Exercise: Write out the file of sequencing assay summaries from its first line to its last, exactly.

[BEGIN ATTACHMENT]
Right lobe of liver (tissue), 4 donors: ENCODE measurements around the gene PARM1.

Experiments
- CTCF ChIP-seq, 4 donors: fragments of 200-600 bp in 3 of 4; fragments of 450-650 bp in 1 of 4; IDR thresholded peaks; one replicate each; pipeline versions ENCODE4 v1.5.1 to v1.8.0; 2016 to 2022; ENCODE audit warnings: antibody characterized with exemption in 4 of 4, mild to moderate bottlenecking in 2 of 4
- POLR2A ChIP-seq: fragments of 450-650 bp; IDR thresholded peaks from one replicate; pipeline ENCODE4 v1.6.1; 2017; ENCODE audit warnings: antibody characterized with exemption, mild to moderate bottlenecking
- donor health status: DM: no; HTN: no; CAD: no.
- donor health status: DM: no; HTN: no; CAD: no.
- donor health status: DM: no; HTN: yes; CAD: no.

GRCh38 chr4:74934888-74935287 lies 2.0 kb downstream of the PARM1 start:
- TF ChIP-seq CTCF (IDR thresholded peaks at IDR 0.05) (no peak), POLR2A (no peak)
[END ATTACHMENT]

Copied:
Right lobe of liver (tissue), 4 donors: ENCODE measurements around the gene PARM1.

Experiments
- CTCF ChIP-seq, 4 donors: fragments of 200-600 bp in 3 of 4; fragments of 450-650 bp in 1 of 4; IDR thresholded peaks; one replicate each; pipeline versions ENCODE4 v1.5.1 to v1.8.0; 2016 to 2022; ENCODE audit warnings: antibody characterized with exemption in 4 of 4, mild to moderate bottlenecking in 2 of 4
- POLR2A ChIP-seq: fragments of 450-650 bp; IDR thresholded peaks from one replicate; pipeline ENCODE4 v1.6.1; 2017; ENCODE audit warnings: antibody characterized with exemption, mild to moderate bottlenecking
- donor health status: DM: no; HTN: no; CAD: no.
- donor health status: DM: no; HTN: no; CAD: no.
- donor health status: DM: no; HTN: yes; CAD: no.

GRCh38 chr4:74934888-74935287 lies 2.0 kb downstream of the PARM1 start:
- TF ChIP-seq CTCF (IDR thresholded peaks at IDR 0.05) (no peak), POLR2A (no peak)